Tampa Times reports on a concierge medical management company being held liable for a doctor’s negligence. MDVIP, the nation's largest concierge medicine practice, was founded 15 years ago and promises fast and excellent care for a $1500 annual participation fee.
The company took a huge blow on Tuesday when a jury returned an $8.5 million malpractice verdict against the company. The firm has nearly 800 affiliated physicians in 41 states, and numerous physicians in the Tampa Bay area. This is actually the first malpractice verdict against MDVIP, and it is probably the first against any concierge medical firm. The companies are popular because they give advantages such as same-day appointments and more personalized care with contracted doctors in return for the membership fee.
The case against MDVIP was brought by the wife of the late Joan Beber of Boca Raton, who had asked for medical attention for leg pain. Even though the plaintiff's lawyers described her condition as progressively worsening, she was repeatedly misdiagnosed by the concierge physician. Beber was told to go to orthopedists who they argued did not get her medical records or learn of her symptoms getting worse. The data, they argued, could have led to the discovery of a dangerous circulation problem that after some time called for serious above-the-knee amputation of her leg.
Why did the jury return a verdict against the company?
“The jury found MDVIP was liable for the negligence of one of its physicians, who was sued for misdiagnosing the cause of a patient's leg pain, leading to its amputation. The jury also found the firm had falsely advertised its exceptional doctors and patient care,” according to the article.
Experts in the industry say the decision is significant because it proves that concierge companies can be held liable for the care provided by their contracted doctors. The companies usually contend they do not actually give care but simply serve as brokers between physicians and patients.
Tampa Times reports, “MDVIP physicians are not directly employed by the company; the physicians pay the firm a per-patient fee for services such as marketing, branding, and other support. The physician, Dr. Metzger Jr., settled with the plaintiff's family before the trial. MDVIP representatives declined to be interviewed, but they indicated they would appeal the verdict. In a statement, the company said it and Metzger acted appropriately.”
One of the plaintiff's attorneys, Ms. Terry, told reporters the verdict will move MDVIP and similar companies to analyze doctors more strictly before they affiliate with them because they may be held liable for the physicians' actions.
Many health care attorneys are talking about how the verdict will change how such companies advertise that they offer superior care. Mr. Nelson, a healthcare attorney from L.A. said in a statement,
“A lot of people will be taking notice of this verdict…It's a shocking decision. The result of this decision is going to be more caution from the concierge medicine companies in terms of their claims of providing superior care.”
Thousands of physicians have moved to concierge type practices. Patients who see concierge physicians generally pay an annual fee, in addition to their insurance coverage, in return for easier access to doctors and more personalized care.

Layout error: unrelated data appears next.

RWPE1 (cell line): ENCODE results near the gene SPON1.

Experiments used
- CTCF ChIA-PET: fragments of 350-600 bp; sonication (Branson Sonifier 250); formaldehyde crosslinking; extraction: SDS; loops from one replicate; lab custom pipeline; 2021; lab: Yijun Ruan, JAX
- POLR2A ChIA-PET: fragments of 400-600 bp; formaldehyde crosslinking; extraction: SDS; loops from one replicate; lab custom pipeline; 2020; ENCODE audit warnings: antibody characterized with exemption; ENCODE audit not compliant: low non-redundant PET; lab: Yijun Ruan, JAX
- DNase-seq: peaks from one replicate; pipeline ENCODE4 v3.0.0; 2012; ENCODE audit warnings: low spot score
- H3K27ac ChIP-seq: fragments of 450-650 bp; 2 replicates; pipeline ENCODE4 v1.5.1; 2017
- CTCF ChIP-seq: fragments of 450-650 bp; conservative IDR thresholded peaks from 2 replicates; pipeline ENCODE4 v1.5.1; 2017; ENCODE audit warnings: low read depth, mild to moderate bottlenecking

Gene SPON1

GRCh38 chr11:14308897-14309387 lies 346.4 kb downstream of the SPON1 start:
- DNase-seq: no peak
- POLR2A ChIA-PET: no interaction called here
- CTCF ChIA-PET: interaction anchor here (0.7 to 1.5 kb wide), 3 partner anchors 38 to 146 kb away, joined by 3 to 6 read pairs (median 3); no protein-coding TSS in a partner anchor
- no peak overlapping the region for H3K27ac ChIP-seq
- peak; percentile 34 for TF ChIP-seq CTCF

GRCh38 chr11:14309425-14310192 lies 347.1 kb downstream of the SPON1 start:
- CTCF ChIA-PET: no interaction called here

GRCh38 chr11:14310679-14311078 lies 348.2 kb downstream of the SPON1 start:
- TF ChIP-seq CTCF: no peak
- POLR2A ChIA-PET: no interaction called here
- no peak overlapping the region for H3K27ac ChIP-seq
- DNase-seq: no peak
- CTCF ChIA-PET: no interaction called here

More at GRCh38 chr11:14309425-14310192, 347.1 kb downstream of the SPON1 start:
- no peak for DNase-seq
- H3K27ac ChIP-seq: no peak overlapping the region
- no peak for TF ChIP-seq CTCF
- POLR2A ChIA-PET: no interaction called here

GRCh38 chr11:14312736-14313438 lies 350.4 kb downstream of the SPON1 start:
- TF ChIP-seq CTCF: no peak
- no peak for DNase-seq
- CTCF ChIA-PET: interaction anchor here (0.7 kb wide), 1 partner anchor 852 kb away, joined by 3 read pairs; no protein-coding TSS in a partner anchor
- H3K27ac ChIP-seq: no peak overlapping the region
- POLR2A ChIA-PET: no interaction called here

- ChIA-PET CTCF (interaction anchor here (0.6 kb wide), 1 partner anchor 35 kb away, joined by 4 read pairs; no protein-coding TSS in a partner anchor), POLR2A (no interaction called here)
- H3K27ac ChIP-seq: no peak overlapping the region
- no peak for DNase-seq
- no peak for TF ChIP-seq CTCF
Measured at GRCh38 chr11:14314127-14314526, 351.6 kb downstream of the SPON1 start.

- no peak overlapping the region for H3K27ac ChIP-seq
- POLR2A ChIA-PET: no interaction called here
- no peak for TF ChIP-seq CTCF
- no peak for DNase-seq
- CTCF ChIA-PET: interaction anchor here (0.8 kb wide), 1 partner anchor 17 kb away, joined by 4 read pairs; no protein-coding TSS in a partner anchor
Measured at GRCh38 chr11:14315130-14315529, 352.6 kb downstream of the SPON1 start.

When you bring a lawsuit against a doctor who you believe violated the basic standards of medical care causing you harm, it is critical that we identify who the doctor was working for.
Was he a sole practitioner working by himself?
Was he working in a group practice?
Was he working for hospital?
Was he working for some type of company?
In New York, there is a legal theory known as respondeat superior. There is also a legal theory known as vicarious liability.
It means that the employer who hires, controls and supervises the employee has an obligation to oversee what their employees are doing as well as making sure it is done properly.
In many cases, the wrongdoing by the employee is imputed to the company that employs him.
In this particular case, the concierge medicine company appears to be a type of management company that connects patients who want concierge medicine services. According to the the article, the concierge company does not actually employoy the doctors who participate in this service. Instead they claim only a contractual agreement between the concierge doctor and the management company for the payment of fees in exchange for marketing, management and connecting patients with their affiliated doctors.
What makes this verdict interesting is that a jury has imputed liability on the management company for the actions of their affiliated doctors.
The management company claims that they don't supervise their affiliated doctors. They claim they don't oversee what the doctors do or don't do, nor do they have any control over the medical decisions made by their affiliated physicians.
As noted in the article, the defense will certainly appeal this the verdict and it will be interesting to see what the Florida appellate court does with this novel issue decided by this jury.
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